On finding another illness with little or no basis

One headline struck my consciousness as curious in recent weeks for exposing certain blatant weaknesses in current biological psychiatric theory. WebMD covered the story with an article titled, CDC: Morgellons Disease May Be Psychiatric Disorder. The truth of the matter is a little more profound than this headline suggests.

Extensive study of people suffering from Morgellons disease — including analysis of their mysterious “skin fibers” — finds no underlying cause of the illness.

If no physical cause to a disease can be found then it is deemed to be psychological in nature or, in other words, a “mental illness”. Now going from saying that it is “all in the head” to claiming it is a “disease of the brain”, and that it has a “genetic basis”, is quite some leap, but this is precisely the kind of leap, in presumption more than theory, that modern medical-model psychiatry is so adept at making. “Brain disease” being a physical cause, if “mental illness” were found to stem from a “brain disease”, psychiatrists would need to find another profession. Literally, a “mentally ill” person is a person who is suffering, or not functioning if you prefer, for a reason that has no known physical basis.

So just what the heck is Morgellons Disease?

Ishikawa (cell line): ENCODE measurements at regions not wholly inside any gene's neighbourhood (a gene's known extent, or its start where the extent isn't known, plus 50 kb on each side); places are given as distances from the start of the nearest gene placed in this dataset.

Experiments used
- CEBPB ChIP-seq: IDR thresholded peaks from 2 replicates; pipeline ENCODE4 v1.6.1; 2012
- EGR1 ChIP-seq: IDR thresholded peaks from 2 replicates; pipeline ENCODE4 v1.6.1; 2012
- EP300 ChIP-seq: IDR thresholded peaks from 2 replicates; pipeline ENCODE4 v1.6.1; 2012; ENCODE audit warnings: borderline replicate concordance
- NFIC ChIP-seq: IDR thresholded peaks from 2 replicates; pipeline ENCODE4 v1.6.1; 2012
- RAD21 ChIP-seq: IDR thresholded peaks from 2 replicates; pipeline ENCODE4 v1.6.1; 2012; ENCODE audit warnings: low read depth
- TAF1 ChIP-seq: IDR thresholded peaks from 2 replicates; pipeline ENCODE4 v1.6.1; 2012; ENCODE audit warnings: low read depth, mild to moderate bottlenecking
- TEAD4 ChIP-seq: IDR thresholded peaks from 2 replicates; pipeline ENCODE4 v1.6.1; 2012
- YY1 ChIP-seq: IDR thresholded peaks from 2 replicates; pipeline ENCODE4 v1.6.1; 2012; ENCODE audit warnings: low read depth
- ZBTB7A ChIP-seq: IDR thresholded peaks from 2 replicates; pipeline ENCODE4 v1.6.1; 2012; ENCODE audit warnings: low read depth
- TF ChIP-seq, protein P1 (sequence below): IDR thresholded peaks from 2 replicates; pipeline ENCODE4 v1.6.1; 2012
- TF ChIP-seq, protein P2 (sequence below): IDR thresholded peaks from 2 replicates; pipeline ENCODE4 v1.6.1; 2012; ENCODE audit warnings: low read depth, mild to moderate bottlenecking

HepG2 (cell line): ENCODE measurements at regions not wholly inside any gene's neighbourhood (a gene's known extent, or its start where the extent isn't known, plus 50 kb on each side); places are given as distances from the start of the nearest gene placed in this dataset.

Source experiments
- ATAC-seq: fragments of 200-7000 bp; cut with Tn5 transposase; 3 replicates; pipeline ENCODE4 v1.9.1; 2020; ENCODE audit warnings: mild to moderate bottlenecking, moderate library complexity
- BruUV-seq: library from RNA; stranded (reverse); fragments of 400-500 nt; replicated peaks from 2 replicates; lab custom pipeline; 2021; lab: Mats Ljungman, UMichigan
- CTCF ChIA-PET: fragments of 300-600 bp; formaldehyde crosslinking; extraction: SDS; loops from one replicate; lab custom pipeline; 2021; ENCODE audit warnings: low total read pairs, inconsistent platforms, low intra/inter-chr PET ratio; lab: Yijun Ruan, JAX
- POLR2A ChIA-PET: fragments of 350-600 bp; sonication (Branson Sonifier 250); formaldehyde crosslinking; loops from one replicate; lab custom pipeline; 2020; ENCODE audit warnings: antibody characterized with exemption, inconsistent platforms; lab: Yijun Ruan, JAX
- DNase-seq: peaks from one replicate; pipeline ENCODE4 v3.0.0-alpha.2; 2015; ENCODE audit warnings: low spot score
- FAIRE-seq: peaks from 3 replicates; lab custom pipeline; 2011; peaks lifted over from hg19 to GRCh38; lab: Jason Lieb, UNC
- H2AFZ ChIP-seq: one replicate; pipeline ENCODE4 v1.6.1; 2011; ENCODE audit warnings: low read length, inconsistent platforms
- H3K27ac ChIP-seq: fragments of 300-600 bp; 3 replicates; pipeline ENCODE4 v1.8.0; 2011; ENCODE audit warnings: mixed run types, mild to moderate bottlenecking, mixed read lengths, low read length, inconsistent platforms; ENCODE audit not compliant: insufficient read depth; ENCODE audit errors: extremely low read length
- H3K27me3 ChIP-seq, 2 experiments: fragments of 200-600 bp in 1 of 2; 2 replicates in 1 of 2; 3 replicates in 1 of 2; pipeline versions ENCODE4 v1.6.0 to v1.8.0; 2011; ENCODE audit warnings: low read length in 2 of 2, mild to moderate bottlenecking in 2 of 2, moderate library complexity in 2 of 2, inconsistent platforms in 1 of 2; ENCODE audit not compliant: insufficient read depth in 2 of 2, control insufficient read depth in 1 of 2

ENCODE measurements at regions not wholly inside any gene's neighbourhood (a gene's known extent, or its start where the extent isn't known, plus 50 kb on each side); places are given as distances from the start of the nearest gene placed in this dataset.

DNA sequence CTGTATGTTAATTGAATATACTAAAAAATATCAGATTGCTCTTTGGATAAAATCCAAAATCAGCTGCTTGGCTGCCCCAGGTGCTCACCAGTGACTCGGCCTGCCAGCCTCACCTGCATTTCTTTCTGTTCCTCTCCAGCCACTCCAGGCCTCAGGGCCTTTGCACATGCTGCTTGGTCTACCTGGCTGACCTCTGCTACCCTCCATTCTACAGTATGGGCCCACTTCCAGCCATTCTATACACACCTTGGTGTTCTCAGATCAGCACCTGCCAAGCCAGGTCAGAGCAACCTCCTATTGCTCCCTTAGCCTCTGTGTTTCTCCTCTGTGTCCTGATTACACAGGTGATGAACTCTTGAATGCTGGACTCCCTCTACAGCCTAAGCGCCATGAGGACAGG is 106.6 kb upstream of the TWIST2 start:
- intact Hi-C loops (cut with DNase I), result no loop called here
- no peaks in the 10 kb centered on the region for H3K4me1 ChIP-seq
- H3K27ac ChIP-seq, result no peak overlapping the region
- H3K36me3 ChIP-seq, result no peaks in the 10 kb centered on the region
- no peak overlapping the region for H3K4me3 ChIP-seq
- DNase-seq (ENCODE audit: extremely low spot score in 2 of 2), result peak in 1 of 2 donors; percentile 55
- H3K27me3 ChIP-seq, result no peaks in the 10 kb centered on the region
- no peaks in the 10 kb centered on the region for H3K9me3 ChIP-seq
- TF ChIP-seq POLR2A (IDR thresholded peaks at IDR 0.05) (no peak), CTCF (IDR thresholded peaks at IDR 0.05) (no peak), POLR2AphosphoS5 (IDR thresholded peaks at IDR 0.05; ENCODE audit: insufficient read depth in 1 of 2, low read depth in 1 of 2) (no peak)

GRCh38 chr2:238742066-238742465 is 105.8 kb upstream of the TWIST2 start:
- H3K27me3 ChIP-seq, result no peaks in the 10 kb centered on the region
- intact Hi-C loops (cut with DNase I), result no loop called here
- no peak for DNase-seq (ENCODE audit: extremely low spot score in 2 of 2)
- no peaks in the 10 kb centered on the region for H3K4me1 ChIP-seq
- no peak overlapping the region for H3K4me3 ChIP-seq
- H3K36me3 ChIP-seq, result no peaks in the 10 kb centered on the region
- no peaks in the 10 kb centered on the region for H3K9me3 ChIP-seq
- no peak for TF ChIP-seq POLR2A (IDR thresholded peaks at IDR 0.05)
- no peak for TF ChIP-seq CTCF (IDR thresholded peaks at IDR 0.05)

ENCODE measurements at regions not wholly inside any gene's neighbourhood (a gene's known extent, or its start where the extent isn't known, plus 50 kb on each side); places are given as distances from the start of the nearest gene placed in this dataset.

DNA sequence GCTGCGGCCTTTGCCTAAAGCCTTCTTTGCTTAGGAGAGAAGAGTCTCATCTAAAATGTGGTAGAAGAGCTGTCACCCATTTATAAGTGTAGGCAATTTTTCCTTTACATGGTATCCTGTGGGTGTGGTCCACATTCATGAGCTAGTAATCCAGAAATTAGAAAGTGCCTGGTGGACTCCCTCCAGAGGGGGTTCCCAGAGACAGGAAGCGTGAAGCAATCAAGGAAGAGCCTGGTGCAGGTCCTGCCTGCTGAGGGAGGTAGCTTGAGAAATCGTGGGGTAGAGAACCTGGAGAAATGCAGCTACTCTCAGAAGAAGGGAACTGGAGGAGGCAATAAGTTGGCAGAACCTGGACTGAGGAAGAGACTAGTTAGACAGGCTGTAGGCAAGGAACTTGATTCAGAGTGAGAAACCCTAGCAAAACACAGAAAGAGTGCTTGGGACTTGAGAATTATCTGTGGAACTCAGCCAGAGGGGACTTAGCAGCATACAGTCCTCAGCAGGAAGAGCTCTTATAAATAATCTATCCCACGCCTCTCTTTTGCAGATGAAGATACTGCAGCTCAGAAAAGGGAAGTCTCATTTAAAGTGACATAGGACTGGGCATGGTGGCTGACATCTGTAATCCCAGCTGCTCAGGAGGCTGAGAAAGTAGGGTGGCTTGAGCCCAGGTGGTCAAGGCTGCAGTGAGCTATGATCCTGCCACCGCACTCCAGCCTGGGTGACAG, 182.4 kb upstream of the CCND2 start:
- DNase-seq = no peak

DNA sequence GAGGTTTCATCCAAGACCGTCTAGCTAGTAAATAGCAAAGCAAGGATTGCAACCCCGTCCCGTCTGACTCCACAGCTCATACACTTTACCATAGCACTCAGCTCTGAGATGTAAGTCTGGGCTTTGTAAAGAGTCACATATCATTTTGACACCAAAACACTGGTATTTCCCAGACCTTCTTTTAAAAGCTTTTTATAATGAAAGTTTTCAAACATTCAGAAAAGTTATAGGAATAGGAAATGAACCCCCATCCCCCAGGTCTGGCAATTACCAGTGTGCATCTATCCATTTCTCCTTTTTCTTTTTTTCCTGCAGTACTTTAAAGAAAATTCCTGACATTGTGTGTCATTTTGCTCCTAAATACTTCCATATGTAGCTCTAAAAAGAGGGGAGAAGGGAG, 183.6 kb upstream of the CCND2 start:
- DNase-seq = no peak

Morgellons symptoms are as creepy as the name implies. Patients report slow-to-heal sores that often feel like bugs are crawling under their skin. They often scratch themselves raw. And they also report that mysterious colored fibers, granules, worms, eggs, fuzzballs, or other stuff comes out of their skin.

Somebody should make a list of dubious diseases someday, from fibromyalgia to restless leg syndrome, that give people with weak constitutions and temperaments an easy excuse for demanding special and specialized attention. I would wager it would become quite an extensive list in time if one looked long and hard enough into the matter.

Disease has not been ruled out in the case of Morgellons, but, and a long but it is…

They suggest that the patients’ symptoms and histories are similar to those of patients with a psychiatric condition called delusional infestation — the delusional belief that one is infested with parasites.

Now if these diseases, as there is no disease at all present, actually represent beliefs, it is actually this perceived need for a special or specialized attention that is the thing with which we must contend. I suggest that our society is not nearly as hearty as it once was due to the harboring of so many of these fallacious beliefs, and the humoring of so many people who have been so persuaded. When 1 in 5 people in the USA at the present date, according to recent reports, are said to be have contracted a “mental illness”, perhaps our efforts would be better directed at diverting a few more of this number from making such a radical conversion in faith.